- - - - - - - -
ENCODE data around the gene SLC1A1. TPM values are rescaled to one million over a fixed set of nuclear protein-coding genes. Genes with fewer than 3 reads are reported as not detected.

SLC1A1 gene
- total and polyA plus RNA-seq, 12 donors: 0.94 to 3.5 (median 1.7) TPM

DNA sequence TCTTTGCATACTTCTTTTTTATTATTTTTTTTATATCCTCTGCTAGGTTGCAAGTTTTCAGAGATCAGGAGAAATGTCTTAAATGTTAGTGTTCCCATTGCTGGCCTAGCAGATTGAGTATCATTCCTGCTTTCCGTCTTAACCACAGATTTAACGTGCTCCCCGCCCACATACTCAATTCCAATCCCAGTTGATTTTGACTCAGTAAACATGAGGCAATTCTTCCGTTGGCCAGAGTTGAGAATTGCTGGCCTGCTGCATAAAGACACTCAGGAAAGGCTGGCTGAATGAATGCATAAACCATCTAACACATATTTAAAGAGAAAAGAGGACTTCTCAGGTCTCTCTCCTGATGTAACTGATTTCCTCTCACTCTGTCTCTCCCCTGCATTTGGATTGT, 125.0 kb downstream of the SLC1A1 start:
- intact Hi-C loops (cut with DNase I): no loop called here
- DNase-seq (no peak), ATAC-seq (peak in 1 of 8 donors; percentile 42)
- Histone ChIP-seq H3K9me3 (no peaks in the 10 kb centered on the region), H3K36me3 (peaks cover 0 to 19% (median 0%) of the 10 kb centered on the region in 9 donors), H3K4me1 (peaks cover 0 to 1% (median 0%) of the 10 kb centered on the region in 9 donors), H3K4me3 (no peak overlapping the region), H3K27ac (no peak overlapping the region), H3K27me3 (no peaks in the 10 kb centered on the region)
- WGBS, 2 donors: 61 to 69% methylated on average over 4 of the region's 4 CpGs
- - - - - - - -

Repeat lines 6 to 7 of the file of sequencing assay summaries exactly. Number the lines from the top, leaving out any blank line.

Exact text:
- DNase-seq (no peak), ATAC-seq (peak in 1 of 8 donors; percentile 42)
- Histone ChIP-seq H3K9me3 (no peaks in the 10 kb centered on the region), H3K36me3 (peaks cover 0 to 19% (median 0%) of the 10 kb centered on the region in 9 donors), H3K4me1 (peaks cover 0 to 1% (median 0%) of the 10 kb centered on the region in 9 donors), H3K4me3 (no peak overlapping the region), H3K27ac (no peak overlapping the region), H3K27me3 (no peaks in the 10 kb centered on the region)